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Kimbrough v. State

Supreme Court of Georgia

April 17, 2017

KIMBROUGH et al.
v.
THE STATE

          Blackwell, Justice.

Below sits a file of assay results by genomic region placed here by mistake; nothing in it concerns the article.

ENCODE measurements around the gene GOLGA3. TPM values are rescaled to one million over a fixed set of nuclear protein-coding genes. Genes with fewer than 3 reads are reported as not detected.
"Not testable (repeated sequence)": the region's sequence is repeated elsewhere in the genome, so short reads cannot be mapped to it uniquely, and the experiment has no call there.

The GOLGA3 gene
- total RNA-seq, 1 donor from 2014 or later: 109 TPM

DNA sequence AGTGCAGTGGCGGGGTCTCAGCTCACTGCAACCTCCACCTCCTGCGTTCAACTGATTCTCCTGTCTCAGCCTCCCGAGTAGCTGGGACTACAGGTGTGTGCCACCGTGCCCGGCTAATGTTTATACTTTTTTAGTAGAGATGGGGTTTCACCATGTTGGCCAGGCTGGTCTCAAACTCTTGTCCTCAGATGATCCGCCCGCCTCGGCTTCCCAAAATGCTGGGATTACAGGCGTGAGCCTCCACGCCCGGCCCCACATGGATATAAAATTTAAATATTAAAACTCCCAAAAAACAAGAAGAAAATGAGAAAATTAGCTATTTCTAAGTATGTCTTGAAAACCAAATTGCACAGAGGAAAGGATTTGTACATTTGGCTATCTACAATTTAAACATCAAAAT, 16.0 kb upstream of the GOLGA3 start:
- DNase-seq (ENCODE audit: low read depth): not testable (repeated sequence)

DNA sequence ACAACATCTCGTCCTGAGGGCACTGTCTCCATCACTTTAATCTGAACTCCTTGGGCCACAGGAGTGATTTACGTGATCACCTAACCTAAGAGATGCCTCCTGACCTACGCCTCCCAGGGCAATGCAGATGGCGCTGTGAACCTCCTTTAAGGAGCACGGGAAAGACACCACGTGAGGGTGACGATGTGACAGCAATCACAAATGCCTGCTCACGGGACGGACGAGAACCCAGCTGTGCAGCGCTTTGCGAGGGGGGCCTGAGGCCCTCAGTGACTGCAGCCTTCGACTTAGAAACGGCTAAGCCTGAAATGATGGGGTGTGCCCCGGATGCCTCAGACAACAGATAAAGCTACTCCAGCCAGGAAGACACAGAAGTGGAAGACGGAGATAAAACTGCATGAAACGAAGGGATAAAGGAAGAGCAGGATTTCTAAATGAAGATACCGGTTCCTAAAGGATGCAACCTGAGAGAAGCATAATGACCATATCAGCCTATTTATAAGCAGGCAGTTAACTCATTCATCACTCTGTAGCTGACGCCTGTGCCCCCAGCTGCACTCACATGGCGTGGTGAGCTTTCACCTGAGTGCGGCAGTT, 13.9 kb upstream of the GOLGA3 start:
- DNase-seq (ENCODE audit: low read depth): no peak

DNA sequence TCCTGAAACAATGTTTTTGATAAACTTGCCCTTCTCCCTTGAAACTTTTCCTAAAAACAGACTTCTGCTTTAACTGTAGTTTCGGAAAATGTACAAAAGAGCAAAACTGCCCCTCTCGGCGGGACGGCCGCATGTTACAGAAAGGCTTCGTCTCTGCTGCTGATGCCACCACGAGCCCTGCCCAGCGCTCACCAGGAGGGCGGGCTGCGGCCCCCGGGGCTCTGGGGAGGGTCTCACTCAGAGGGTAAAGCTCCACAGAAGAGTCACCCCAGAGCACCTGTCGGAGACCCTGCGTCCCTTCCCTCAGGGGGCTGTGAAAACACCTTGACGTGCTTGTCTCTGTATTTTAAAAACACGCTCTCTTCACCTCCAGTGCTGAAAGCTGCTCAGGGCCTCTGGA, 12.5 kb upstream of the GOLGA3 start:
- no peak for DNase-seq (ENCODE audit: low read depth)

Heather Leigh Kimbrough and Melissa Ann Mayfield were charged by indictment with a violation of the Georgia Racketeer Influenced and Corrupt Organizations (RICO) Act.[1] The indictment alleges that Kimbrough and Mayfield, being associated with an enterprise, violated the Act by participating in the affairs of the enterprise through a pattern of racketeering activity, see OCGA § 16-14-4 (b), [2] and it identifies the alleged enterprise[3] and pattern of racketeering activity.[4] But other than the allegation that Kimbrough and Mayfield participated in the enterprise "through" a pattern of racketeering activity, the indictment says nothing at all about the alleged connection between the enterprise and the racketeering. Seeking more detail about that alleged connection, Kimbrough and Mayfield filed special demurrers. The trial court, however, denied the special demurrers, and Kimbrough and Mayfield appealed.[5]In Kimbrough v. State, 336 Ga.App. 381, 384-386 (2) (b) (i) (785 S.E.2d 54) (2016), the Court of Appeals held that the indictment contains enough detail about the connection between the enterprise and the racketeering activity to survive a special demurrer, and it affirmed the denial of Kimbrough and Mayfield's special demurrers. We issued a writ of certiorari to review that decision, and for the reasons that follow, we reverse.[6]